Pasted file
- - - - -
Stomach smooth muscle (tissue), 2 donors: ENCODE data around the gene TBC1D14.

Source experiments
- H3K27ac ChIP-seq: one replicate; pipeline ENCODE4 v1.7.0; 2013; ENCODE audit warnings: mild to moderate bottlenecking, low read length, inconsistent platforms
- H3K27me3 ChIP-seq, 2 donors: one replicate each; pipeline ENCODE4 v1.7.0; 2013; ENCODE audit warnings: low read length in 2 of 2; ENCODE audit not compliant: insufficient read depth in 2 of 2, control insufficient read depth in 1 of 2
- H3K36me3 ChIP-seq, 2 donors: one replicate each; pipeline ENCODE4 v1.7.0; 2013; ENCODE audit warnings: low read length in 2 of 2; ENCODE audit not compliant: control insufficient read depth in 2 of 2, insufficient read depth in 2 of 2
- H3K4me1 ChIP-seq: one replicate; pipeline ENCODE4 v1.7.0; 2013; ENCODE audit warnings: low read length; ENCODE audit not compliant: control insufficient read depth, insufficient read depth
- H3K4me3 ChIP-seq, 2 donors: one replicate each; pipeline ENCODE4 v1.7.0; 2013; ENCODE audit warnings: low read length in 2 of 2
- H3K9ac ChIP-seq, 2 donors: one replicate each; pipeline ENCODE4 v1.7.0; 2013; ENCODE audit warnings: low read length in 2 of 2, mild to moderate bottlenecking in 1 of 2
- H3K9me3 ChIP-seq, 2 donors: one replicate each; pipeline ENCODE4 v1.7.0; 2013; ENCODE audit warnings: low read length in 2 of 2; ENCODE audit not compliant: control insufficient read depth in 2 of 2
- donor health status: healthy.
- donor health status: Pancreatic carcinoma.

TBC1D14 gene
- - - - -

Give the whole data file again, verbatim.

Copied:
Stomach smooth muscle (tissue), 2 donors: ENCODE data around the gene TBC1D14.

Source experiments
- H3K27ac ChIP-seq: one replicate; pipeline ENCODE4 v1.7.0; 2013; ENCODE audit warnings: mild to moderate bottlenecking, low read length, inconsistent platforms
- H3K27me3 ChIP-seq, 2 donors: one replicate each; pipeline ENCODE4 v1.7.0; 2013; ENCODE audit warnings: low read length in 2 of 2; ENCODE audit not compliant: insufficient read depth in 2 of 2, control insufficient read depth in 1 of 2
- H3K36me3 ChIP-seq, 2 donors: one replicate each; pipeline ENCODE4 v1.7.0; 2013; ENCODE audit warnings: low read length in 2 of 2; ENCODE audit not compliant: control insufficient read depth in 2 of 2, insufficient read depth in 2 of 2
- H3K4me1 ChIP-seq: one replicate; pipeline ENCODE4 v1.7.0; 2013; ENCODE audit warnings: low read length; ENCODE audit not compliant: control insufficient read depth, insufficient read depth
- H3K4me3 ChIP-seq, 2 donors: one replicate each; pipeline ENCODE4 v1.7.0; 2013; ENCODE audit warnings: low read length in 2 of 2
- H3K9ac ChIP-seq, 2 donors: one replicate each; pipeline ENCODE4 v1.7.0; 2013; ENCODE audit warnings: low read length in 2 of 2, mild to moderate bottlenecking in 1 of 2
- H3K9me3 ChIP-seq, 2 donors: one replicate each; pipeline ENCODE4 v1.7.0; 2013; ENCODE audit warnings: low read length in 2 of 2; ENCODE audit not compliant: control insufficient read depth in 2 of 2
- donor health status: healthy.
- donor health status: Pancreatic carcinoma.

TBC1D14 gene